Liability under Section 11 of the Securities Act derives from the requirements for filing a registration statement. Under the provision, any signer, director of the issuer, preparing or certifying accountant, or underwriter may be liable if "any part of the registration statement, when such part became effective, contained an untrue statement of a material fact or omitted to state a material fact required to be stated therein or necessary to make the statements therein not misleading." 15 U.S.C. § 77k(a). Section 11 "was designed to assure compliance with the disclosure provisions of the Act by imposing a stringent standard of liability on the parties who play a direct role in a Page 6 registered offering." Herman & MacLean v. Huddleston, 459 U.S. 375, 381-82 (1983). It imposes joint and several liability upon all violators, 15 U.S.C. § 77k(f)(1), with the exception of outside directors. Under Section 21D(f)(2) of the Securities and Exchange Act of 1934 (the "Exchange Act"),*fn6 a provision added by the Private Securities Litigation Reform Act of 1995 ("PSLRA"), outside directors are subject to liability solely for the portion of a judgment for which the jury deems them responsible. 15 U.S.C. § 78u-4(f)(2)(B)(i). If an outside director is specifically found to be a "knowing" violator of the securities laws, however, he or she becomes subject to joint and several liability. Id. § 78u-4(f)(2)(A).

  Liability under Securities Act Section 12(a)(2) flows from the requirement to distribute prospectuses. The provision allows a purchaser of a security to bring a private action against a seller that "offers or sells a security . . . by means of a prospectus or oral communication, which includes an untrue statement of a material fact or omits to state a material fact necessary in order to make the statements . . . not misleading." Id. § 77l(a)(2). Section 12(a)(2) "prescribes the remedy of rescission except where the plaintiff no longer owns the security." Randall v. Loftsgaarden, 478 U.S. 647, 655 (1986).

  Securities Act Section 15 is a control-person liability provision. It imposes liability on "[e]very person who, by or through stock ownership, agency, or otherwise, or who, pursuant Page 7 to or in connection with an agreement or understanding with one or more other persons by or through stock ownership, agency, or otherwise, controls any person liable under section 11 or 12." 15 U.S.C. § 77o. Section 15 claims are "necessarily predicated on a primary violation of securities law" by the controlled person. Rombach v. Chang, 355 F.3d 164, 177-78 (2d Cir. 2004). The provision renders the controlling person liable "to the same extent as such controlled person." 15 U.S.C. § 77o. The controlling person is held jointly and severally liable with the controlled person for whatever liability the controlled person ultimately faces. Id.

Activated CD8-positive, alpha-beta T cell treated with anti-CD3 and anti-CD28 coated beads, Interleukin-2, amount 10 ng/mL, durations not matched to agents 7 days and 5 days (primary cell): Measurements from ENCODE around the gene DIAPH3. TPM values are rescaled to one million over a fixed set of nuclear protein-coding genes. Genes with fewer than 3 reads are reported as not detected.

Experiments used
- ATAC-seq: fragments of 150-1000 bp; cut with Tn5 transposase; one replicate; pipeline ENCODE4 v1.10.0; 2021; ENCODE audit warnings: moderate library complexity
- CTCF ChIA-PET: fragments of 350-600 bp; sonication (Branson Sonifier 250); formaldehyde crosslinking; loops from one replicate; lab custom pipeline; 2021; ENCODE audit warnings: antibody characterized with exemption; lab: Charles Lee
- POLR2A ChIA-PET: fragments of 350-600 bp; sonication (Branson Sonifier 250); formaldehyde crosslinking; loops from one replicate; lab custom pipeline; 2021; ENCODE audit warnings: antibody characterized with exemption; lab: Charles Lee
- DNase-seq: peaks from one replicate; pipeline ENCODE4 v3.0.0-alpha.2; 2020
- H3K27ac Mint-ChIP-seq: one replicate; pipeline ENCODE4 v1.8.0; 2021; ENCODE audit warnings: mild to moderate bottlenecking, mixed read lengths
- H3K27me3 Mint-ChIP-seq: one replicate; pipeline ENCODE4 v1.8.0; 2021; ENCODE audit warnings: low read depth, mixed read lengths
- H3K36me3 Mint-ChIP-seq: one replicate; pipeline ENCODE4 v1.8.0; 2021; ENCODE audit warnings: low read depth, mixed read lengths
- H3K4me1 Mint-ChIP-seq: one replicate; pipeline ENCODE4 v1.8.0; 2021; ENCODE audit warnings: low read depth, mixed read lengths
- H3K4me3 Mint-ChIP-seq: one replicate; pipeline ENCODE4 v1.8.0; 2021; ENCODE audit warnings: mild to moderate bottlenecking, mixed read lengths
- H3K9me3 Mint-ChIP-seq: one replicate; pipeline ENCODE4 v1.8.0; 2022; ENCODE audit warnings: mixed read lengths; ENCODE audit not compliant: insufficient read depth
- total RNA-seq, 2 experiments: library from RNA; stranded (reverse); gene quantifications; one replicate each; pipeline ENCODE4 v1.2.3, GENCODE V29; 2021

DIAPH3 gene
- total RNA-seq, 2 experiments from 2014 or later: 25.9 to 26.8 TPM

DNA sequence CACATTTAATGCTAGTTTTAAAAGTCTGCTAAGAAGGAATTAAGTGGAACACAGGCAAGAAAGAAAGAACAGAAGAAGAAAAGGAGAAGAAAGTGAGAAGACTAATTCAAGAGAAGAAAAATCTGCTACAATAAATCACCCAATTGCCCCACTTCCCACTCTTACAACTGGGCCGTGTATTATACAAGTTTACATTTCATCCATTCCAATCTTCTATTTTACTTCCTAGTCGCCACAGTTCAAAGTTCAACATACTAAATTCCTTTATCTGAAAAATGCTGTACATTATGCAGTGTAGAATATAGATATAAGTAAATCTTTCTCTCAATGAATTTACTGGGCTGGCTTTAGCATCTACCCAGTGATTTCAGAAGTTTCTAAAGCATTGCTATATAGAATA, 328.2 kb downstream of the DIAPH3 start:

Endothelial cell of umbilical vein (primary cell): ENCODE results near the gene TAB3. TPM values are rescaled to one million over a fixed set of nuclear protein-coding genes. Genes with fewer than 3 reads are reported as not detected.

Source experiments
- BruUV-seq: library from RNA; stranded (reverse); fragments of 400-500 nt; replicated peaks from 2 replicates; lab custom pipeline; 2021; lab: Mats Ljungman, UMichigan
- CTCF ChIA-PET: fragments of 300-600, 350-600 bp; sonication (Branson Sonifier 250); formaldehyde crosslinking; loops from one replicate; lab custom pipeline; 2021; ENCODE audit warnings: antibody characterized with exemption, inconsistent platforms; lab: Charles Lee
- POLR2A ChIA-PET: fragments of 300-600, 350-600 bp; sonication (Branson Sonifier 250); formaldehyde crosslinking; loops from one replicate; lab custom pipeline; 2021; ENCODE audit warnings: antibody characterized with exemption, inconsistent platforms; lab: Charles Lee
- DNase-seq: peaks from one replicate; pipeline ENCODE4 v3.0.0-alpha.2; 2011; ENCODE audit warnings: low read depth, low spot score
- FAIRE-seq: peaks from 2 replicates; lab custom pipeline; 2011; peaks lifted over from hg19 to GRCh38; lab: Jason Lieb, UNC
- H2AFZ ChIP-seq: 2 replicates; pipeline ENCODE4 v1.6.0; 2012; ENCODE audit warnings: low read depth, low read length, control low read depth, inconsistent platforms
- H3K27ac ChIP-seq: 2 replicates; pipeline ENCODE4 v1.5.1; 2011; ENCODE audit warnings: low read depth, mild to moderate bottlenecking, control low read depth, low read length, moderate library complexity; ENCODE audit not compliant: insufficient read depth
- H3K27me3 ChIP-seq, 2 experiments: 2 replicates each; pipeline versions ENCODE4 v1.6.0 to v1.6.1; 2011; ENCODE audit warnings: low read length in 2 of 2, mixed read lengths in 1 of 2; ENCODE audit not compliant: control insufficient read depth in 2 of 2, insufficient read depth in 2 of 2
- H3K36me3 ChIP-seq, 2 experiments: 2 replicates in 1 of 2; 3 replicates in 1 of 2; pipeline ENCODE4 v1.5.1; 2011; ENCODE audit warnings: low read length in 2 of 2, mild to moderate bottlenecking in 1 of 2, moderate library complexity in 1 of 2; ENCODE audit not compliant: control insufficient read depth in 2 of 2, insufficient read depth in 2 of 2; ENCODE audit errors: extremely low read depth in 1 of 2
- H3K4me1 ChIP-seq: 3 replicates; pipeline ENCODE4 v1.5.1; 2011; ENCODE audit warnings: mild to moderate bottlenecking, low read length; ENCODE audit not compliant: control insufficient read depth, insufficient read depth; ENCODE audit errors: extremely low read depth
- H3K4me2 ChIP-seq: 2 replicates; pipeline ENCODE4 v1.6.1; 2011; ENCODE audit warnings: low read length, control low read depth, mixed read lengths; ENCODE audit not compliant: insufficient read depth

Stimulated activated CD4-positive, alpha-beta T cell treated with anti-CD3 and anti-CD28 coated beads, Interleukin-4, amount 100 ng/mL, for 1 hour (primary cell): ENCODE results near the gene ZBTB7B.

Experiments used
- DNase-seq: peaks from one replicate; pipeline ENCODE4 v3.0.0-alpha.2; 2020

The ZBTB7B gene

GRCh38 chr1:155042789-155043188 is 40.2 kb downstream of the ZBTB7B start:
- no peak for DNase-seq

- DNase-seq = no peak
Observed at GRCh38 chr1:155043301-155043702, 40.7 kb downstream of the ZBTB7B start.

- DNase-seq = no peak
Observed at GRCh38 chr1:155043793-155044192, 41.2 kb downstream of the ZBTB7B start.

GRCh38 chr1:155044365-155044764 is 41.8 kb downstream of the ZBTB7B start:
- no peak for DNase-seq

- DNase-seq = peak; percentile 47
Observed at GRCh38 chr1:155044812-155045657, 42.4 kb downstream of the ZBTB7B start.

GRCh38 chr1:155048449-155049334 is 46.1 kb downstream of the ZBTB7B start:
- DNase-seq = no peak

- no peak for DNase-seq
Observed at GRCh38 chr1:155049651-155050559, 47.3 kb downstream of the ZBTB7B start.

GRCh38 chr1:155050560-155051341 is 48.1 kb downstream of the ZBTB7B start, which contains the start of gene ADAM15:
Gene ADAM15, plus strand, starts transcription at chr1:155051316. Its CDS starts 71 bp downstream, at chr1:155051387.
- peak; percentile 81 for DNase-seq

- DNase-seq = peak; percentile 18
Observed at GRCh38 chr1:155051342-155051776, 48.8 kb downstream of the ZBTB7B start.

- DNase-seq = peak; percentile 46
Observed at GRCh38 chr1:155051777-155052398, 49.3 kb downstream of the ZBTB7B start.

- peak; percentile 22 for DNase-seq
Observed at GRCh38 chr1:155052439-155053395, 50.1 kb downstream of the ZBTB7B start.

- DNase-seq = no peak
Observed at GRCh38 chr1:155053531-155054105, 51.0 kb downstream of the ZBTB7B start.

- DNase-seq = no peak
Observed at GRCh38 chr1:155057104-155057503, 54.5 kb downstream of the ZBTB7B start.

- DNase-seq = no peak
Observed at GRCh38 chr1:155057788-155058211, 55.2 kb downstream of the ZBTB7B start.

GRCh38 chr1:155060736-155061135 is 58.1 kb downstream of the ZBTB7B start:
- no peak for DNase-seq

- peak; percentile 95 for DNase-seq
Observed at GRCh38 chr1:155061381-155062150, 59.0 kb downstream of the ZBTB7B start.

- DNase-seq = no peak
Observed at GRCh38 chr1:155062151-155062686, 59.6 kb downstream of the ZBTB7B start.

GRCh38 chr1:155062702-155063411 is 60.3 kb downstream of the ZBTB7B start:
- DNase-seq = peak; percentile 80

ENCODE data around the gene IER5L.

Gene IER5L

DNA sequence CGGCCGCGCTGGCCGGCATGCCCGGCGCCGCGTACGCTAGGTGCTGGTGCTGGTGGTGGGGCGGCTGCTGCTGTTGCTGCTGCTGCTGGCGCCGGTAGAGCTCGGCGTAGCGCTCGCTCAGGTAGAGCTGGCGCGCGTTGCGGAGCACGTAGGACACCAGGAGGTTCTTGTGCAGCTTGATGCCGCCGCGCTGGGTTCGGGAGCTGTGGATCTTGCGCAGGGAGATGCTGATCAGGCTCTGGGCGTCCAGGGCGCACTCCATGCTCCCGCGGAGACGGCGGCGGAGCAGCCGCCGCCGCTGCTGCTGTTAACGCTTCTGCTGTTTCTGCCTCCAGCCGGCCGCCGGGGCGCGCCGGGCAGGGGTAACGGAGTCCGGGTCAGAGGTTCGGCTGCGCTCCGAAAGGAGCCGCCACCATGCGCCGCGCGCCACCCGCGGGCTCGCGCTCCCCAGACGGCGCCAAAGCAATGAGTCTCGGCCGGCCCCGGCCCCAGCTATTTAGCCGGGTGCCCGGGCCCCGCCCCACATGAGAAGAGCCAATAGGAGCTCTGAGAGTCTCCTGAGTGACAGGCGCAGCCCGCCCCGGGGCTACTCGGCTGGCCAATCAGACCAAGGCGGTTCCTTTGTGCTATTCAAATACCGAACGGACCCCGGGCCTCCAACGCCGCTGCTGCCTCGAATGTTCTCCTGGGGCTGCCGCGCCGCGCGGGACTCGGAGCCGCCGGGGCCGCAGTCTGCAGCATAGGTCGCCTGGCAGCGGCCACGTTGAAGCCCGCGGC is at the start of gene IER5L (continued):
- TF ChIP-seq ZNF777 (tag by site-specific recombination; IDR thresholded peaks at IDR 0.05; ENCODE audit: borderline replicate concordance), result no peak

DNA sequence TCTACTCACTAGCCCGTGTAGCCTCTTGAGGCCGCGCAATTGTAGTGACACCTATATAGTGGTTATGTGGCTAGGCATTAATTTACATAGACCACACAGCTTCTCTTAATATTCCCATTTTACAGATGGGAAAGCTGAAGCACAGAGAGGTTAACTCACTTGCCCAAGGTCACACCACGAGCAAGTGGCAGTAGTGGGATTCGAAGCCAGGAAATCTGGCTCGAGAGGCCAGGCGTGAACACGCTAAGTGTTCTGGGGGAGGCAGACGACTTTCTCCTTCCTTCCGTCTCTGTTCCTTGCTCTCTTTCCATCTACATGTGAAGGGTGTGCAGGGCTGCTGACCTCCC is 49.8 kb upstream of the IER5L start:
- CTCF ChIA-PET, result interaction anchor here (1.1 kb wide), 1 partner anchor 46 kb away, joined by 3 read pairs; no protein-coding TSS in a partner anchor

B. The Exchange Act

  In contrast to the Securities Act, the Exchange Act "for the most part regulates post-distribution trading." Central Bank of Denver, N.A. v. First Interstate Bank of Denver, N.A., 511 U.S. 164, 171 (1994). It "was intended principally to protect investors against manipulation of stock prices through regulation of transactions upon securities exchanges and in over-the-counter markets, and to impose regular reporting requirements on companies whose stock is listed on national securities exchanges." Ernst & Ernst, 425 U.S. at 195 (citing S. Rep. No. 792, 73d Cong., 2d Sess., 1-5 (1934)).

  Courts have implied a private cause of action for securities fraud into Exchange Act Section 10(b) and Securities and Exchange Commission ("SEC") Rule 10b-5. See id. at 196. Section 10(b) creates civil liability for those who "use or employ, in Page 8 connection with the purchase or sale of any security . . . any manipulative or deceptive device or contrivance in contravention of such rules and regulations as the [SEC] may prescribe as necessary or appropriate in the public interest or for the protection of investors." 17 U.S.C. § 78j. Rule 10b-5, promulgated by the SEC under the authority of Section 10(b), imposes liability on those who "employ any device, scheme, or artifice to defraud," "make any untrue statement of a material fact or to omit to state a material fact necessary in order to make the statements made, in the light of the circumstances under which they were made, not misleading," or "engage in any act, practice, or course of business which operates or would operate as a fraud or deceit upon any person, in connection with the purchase or sale of any security." 17 C.F.R. § 240.10b-5.

  Like Section 15 of the Securities Act, Exchange Act Section 20(a) is a control-person liability provision. It imposes liability on "[e]very person who, directly or indirectly, controls any person liable under any provision of this title or of any rule or regulation thereunder." 15 U.S.C. § 78t(a). The controller is liable "jointly and severally with and to the same extent as such controlled person is liable." Id.

  Under Section 21D(f)(2)(B), all Exchange Act claims result in proportionate liability for all defendants. Id. § 78u-4(f)(2)(B)(i). This proportionate liability scheme for Exchange Act claims was, like the proportionality rule for outside directors facing Section 11 claims, introduced by the PSLRA; prior to that legislation, violators faced joint and several Page 9 liability. The exception to the proportionate liability rule applies when a defendant is specifically found to have "knowingly committed a violation of the securities laws." Id. § 78u-4(f)(2)(A). Knowing violators are jointly and severally liable. Id.